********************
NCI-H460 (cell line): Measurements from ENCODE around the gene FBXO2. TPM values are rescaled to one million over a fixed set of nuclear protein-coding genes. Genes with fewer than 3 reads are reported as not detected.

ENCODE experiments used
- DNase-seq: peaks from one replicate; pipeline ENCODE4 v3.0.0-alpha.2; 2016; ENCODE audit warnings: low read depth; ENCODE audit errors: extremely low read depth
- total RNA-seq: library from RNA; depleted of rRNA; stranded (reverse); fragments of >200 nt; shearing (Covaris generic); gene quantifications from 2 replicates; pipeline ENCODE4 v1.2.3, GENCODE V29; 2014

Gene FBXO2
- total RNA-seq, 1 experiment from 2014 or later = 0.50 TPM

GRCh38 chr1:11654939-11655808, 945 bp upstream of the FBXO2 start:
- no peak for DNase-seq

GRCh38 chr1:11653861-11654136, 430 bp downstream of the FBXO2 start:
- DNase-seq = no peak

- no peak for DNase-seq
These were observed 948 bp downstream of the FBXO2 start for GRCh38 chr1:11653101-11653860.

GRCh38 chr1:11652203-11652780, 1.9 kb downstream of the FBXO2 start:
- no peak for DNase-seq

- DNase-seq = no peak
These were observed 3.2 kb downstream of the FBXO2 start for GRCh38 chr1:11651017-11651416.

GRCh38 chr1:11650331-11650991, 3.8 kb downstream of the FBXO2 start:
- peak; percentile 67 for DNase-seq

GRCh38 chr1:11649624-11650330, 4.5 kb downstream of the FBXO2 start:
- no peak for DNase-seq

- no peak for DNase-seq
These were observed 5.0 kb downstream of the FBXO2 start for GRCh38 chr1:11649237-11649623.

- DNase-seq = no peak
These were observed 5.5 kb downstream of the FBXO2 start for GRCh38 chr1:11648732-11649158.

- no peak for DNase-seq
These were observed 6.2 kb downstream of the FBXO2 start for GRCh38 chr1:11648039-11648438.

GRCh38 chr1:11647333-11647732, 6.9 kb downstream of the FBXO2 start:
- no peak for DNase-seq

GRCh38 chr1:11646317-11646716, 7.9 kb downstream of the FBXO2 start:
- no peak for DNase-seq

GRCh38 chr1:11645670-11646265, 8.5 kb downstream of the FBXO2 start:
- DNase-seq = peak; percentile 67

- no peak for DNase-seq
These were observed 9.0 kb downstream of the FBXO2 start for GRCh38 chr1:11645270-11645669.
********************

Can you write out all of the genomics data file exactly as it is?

NCI-H460 (cell line): Measurements from ENCODE around the gene FBXO2. TPM values are rescaled to one million over a fixed set of nuclear protein-coding genes. Genes with fewer than 3 reads are reported as not detected.

ENCODE experiments used
- DNase-seq: peaks from one replicate; pipeline ENCODE4 v3.0.0-alpha.2; 2016; ENCODE audit warnings: low read depth; ENCODE audit errors: extremely low read depth
- total RNA-seq: library from RNA; depleted of rRNA; stranded (reverse); fragments of >200 nt; shearing (Covaris generic); gene quantifications from 2 replicates; pipeline ENCODE4 v1.2.3, GENCODE V29; 2014

Gene FBXO2
- total RNA-seq, 1 experiment from 2014 or later = 0.50 TPM

GRCh38 chr1:11654939-11655808, 945 bp upstream of the FBXO2 start:
- no peak for DNase-seq

GRCh38 chr1:11653861-11654136, 430 bp downstream of the FBXO2 start:
- DNase-seq = no peak

- no peak for DNase-seq
These were observed 948 bp downstream of the FBXO2 start for GRCh38 chr1:11653101-11653860.

GRCh38 chr1:11652203-11652780, 1.9 kb downstream of the FBXO2 start:
- no peak for DNase-seq

- DNase-seq = no peak
These were observed 3.2 kb downstream of the FBXO2 start for GRCh38 chr1:11651017-11651416.

GRCh38 chr1:11650331-11650991, 3.8 kb downstream of the FBXO2 start:
- peak; percentile 67 for DNase-seq

GRCh38 chr1:11649624-11650330, 4.5 kb downstream of the FBXO2 start:
- no peak for DNase-seq

- no peak for DNase-seq
These were observed 5.0 kb downstream of the FBXO2 start for GRCh38 chr1:11649237-11649623.

- DNase-seq = no peak
These were observed 5.5 kb downstream of the FBXO2 start for GRCh38 chr1:11648732-11649158.

- no peak for DNase-seq
These were observed 6.2 kb downstream of the FBXO2 start for GRCh38 chr1:11648039-11648438.

GRCh38 chr1:11647333-11647732, 6.9 kb downstream of the FBXO2 start:
- no peak for DNase-seq

GRCh38 chr1:11646317-11646716, 7.9 kb downstream of the FBXO2 start:
- no peak for DNase-seq

GRCh38 chr1:11645670-11646265, 8.5 kb downstream of the FBXO2 start:
- DNase-seq = peak; percentile 67

- no peak for DNase-seq
These were observed 9.0 kb downstream of the FBXO2 start for GRCh38 chr1:11645270-11645669.